Long Island has seen a tremendous influx of investment in new industrial projects over the last two years, particularly in the self-storage, warehousing and distribution sectors. These projects promise to bring much needed, state-of-the-art facilities to Long Island’s towns, which industry leaders describe as a long-underserved market. Of equal importance to Long Island’s future is the tax revenue and jobs these projects will generate. However, as these new facilities come online, some local officials are starting to assess the downside of industrial growth and are looking to hit the pause button. On the Island’s east end, an initiative is currently underway that may result in a moratorium on industrial development in Calverton, the Town of Riverhead’s industrial hub.

            Calverton sits at the tail end of the Long Island Expressway. It is home to the former 2,900-acre military base turned industrial park known as the “Enterprise Park at Calverton” (or EPCAL) and several other industrial zoning districts that comprise the Town’s industrial center. In recent years, Calverton’s proximity to the Long Island Expressway, and other major roadways, and its stock of available undeveloped land have attracted strong interest from local and national industrial developers alike. Applications for several projects have already been filed with the Town that, if approved, would bring nearly 1.3 million square feet of new industrial space to the area. This does not include the 600-acre redevelopment of EPCAL that is awaiting the culmination of the Town’s sale of the property to Calverton Aviation & Technology. These figures have some Town residents worried.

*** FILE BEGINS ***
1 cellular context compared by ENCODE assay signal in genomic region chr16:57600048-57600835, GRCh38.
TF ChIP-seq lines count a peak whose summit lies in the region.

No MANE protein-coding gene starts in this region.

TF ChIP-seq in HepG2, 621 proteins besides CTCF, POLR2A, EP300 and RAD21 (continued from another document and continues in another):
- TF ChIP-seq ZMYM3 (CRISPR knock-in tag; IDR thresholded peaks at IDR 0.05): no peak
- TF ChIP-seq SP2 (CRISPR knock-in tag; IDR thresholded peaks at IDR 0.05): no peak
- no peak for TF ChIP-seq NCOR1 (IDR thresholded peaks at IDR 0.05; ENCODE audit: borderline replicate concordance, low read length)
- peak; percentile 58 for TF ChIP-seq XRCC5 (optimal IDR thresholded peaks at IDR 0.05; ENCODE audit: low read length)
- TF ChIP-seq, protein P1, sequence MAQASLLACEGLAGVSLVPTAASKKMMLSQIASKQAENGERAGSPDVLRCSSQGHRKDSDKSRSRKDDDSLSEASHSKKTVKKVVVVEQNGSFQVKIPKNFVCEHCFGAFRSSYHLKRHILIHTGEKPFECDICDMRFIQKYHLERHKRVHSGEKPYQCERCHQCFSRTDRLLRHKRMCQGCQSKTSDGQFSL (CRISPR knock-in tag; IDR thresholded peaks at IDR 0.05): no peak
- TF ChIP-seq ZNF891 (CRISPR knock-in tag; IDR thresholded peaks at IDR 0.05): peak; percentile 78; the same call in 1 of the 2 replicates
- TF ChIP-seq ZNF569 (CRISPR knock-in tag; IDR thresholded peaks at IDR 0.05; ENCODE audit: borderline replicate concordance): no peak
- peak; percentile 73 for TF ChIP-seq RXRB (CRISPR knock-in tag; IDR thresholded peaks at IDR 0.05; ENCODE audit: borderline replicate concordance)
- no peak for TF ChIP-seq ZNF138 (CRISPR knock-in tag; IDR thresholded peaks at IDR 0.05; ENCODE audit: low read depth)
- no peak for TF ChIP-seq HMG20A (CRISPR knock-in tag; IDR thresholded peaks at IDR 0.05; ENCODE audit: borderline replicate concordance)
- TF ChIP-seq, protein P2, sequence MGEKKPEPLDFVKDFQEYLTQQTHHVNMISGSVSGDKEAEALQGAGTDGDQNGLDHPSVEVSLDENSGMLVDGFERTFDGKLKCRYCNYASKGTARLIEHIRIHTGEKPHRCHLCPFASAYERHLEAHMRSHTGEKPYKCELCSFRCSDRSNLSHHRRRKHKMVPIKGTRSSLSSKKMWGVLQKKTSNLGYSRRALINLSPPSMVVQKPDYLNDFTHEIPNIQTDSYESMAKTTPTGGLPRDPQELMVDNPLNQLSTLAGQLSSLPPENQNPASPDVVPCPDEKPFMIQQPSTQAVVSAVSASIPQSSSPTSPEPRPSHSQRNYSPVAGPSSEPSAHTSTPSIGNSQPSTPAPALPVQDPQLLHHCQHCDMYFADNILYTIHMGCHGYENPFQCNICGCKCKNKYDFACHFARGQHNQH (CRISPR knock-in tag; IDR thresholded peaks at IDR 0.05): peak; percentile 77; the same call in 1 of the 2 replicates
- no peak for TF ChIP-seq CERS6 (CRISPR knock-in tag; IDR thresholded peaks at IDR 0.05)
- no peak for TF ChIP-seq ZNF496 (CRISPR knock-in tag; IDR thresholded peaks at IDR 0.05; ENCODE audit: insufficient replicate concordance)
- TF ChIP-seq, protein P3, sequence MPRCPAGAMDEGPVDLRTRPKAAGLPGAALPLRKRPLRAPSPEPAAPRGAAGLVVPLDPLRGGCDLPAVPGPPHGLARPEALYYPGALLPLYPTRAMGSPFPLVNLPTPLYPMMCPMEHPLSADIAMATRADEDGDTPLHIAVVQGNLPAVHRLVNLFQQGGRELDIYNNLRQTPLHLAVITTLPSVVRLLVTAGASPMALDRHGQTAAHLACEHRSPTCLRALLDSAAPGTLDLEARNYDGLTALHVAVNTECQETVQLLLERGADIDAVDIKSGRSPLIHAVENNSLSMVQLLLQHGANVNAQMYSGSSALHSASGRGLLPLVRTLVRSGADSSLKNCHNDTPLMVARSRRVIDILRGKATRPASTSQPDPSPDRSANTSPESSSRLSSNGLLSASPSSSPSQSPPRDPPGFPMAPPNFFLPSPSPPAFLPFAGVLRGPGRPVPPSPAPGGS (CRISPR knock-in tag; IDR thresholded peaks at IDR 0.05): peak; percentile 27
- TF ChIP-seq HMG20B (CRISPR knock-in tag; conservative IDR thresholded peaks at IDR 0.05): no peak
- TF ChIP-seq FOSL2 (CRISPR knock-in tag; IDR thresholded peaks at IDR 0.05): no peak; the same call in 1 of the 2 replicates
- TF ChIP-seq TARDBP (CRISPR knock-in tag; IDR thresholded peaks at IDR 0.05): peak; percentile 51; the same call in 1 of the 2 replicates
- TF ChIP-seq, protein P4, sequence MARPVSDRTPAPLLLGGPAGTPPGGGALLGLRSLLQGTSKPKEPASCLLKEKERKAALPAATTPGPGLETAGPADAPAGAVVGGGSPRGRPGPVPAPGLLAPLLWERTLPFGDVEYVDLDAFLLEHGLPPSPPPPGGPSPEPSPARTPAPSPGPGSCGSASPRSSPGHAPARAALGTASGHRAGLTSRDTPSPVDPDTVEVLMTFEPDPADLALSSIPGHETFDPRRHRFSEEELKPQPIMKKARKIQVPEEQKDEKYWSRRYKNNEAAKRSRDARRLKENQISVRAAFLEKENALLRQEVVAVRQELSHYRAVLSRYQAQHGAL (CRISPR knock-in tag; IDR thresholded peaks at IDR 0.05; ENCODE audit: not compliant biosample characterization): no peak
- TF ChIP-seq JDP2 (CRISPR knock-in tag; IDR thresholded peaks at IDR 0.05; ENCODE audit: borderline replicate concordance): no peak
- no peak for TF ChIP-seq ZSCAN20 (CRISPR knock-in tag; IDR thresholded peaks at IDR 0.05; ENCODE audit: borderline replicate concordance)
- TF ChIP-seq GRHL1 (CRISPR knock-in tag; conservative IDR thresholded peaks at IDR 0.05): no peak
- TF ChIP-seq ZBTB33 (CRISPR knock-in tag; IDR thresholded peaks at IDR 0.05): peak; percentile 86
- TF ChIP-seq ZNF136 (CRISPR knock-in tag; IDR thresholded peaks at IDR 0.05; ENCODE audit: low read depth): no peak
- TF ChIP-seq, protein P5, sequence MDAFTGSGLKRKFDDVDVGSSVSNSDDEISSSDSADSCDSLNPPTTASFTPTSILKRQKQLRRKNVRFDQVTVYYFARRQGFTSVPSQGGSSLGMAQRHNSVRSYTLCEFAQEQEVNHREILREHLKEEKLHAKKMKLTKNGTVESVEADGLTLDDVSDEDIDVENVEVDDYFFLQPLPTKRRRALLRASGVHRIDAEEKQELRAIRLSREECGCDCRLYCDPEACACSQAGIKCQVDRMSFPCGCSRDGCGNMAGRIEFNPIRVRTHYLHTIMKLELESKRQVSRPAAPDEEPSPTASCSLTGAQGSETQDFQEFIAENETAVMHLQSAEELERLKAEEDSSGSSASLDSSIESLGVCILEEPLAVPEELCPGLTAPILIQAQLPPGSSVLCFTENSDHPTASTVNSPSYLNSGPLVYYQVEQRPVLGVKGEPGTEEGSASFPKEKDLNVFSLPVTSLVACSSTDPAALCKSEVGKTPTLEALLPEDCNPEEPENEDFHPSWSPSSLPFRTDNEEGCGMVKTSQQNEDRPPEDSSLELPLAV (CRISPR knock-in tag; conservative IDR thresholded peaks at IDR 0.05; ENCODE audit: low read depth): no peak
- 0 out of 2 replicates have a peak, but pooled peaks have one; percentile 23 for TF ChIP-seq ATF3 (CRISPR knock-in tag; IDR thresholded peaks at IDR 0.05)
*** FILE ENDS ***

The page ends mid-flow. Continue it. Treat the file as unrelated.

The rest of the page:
Earlier this month, the Town’s Planning Board commissioned a draft law calling for a moratorium on industrial development in Calverton. The draft specifically names several pending applications, but also calls for a complete freeze on the processing, review and approval of all new industrial projects within the hamlet. A copy of the draft law can be accessed here: https://www.lilanduseandzoning.com/wp-content/uploads/sites/128/2022/10/Calverton-Industrial-Moratorium-DRAFT-Local-Law-10.26.2022.pdf.

            The proponents of the moratorium are concerned that so much industrial development in Calverton will irreversibly change the area’s rural character and overburden the existing road network. Concerns over groundwater quality, environmental justice, and other environmental factors are also at the forefront of the discussion.

            However, as this matter moves forward, several key aspects of the proposed moratorium are still unknown. The most recent draft of the law does not say how long the freeze on applications for industrial projects would last. It also does not identify any exceptions to the moratorium or any procedure for seeking relief from the moratorium based on hardship. As drafted, the moratorium would even apply to development projects within the Calverton Camelot industrial subdivision at EPCAL, which the Town approved more than a decade ago and the realization of redevelopment of the former Grumman site that has been planned since 1998.

            Undoubtedly, the Town Board’s response to the moratorium question will have a profound impact on parties on both sides of this debate. The influence of Riverhead’s decision on this issue could also spill over into other Long Island towns that are experiencing a similar renewed interest in industrial development.

            We will be watching and reporting on this matter with great interest as it unfolds.  If the moratorium is adopted, the forecast for industrial development in Riverhead could be chilly.